Most people look at crowdfunding websites as a magic panacea for nonprofit fundraising. To the untrained eye, this certainly seems to be the case. As someone familiar with the philanthropy and fundraising spheres, I know that this is anything but true. Successfully raising money on crowdfunding sites requires an extreme amount of dedication both from the organization and from their board, staff, and volunteers as well as active, engaged social media networks. According to a recent study published in the journal Social Science & Medicine, more than 90% of GoFundMe campaigns never meet their goal. Sadly, the more immediate and tragic the need, the more successful the fundraising campaign usually is. If your nonprofit is playing around with the idea of utilizing crowdfunding sites as a part of your larger fundraising strategy, you need to be honest with both yourself and your board about the reality of these campaigns. Here are both sides of the crowdfunding coin so that you can accurately explain to your board the pros and cons of hosting a crowdfunding campaign for your nonprofit.
- There’s a high potential for reaching a new audience. Crowdfunding campaigns are known for the ability to reach across networks and bring in donations from new people. These are people who may have never heard of your nonprofit and may have never found you on their own. If your nonprofit is looking to expand its reach outside of your existing donor network, crowdfunding (when done well) does a great job of bringing in a new audience.
- Crowdfunding is a great short and sweet fundraising method. Most crowdfunding platforms offer a quick road to success, if your organization comes prepared. However, like most projects, the prep work required prior to the launch of your crowdfunding campaign is difficult and time consuming. Once up and running (again if you have prepared well), your nonprofit can raise funds in record time.
- Crowdfunding is hugely popular with millennials. As the most connected and tech savvy generation yet, millennials are more likely than other donor groups to engage with online fundraising. According to Fundly, one of the most popular crowdfunding sites, 71% of millennials have participated in a crowdfunding campaign for a nonprofit organization. If attracting next-gen donors is important to your organization, crowdfunding is a great option.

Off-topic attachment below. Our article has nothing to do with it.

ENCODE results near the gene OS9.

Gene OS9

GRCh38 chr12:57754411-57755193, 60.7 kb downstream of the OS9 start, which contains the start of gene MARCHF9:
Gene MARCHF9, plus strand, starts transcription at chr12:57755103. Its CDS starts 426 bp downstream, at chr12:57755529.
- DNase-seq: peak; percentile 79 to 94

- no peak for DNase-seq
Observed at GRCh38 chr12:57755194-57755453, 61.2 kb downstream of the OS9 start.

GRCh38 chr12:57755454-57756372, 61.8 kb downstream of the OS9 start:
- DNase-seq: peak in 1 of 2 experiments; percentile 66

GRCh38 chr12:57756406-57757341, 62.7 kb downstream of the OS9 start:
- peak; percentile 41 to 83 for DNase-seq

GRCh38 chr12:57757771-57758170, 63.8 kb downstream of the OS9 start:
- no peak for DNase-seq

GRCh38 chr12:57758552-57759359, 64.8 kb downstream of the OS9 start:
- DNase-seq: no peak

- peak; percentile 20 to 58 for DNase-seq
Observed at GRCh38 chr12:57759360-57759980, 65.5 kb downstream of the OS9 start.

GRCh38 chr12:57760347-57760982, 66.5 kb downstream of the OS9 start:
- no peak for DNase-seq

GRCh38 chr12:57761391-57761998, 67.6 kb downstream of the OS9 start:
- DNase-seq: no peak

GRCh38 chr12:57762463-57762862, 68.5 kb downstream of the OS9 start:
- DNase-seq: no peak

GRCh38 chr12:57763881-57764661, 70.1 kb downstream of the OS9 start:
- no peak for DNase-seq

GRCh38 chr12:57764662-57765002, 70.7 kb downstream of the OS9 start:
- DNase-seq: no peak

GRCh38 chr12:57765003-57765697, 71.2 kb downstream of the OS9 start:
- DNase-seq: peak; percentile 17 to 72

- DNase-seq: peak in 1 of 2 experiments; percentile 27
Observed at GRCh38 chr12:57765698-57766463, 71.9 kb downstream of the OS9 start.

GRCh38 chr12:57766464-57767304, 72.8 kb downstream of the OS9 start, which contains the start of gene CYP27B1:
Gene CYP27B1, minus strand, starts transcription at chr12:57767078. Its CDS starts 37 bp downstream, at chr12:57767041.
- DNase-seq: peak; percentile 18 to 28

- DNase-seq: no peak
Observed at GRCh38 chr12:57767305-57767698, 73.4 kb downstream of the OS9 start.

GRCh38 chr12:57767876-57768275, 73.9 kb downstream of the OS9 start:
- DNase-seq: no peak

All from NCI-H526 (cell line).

- Your staff and board are already stretched too thin. Crowdfunding requires that your board and staff dedicate the necessary time to preparing and launching the campaign. As mentioned before, crowdfunding appeals are very time consuming when done properly. I repeat: crowdfunding appeals are VERY TIME CONSUMING. Those nonprofit organizations with the most successful crowdfunding campaigns spend weeks, if not months, preparing a launch plan for their campaign. Additionally, these nonprofits continue to update their social media pages daily with new and varied content after the campaign launch. So if you don’t have the time to dedicate to running a crowdfunding campaign on a daily basis, I suggest skipping it.
- You think crowdfunding is a low cost method of fundraising. Crowdfunding websites are not free and depending on how much time and effort you put into your launch, they can end up being a very expensive method of fundraising. Although setup is free, crowdfunding sites charge fees for the privilege of collecting donations through their site. In most cases this amounts to an 8% cut of all the money raised during your campaign. For example, if someone donates $100 through a crowdfunding site, you only end up with $92. Based upon the time and effort that your organization put into this campaign, losing $8 off the top is a hard pill to swallow. In the long run, you would have been better off pushing donors to your website where you could retain 100% of the dollars donated. If you aren’t interested in splitting up your donated funds, crowdfunding is not for your organization.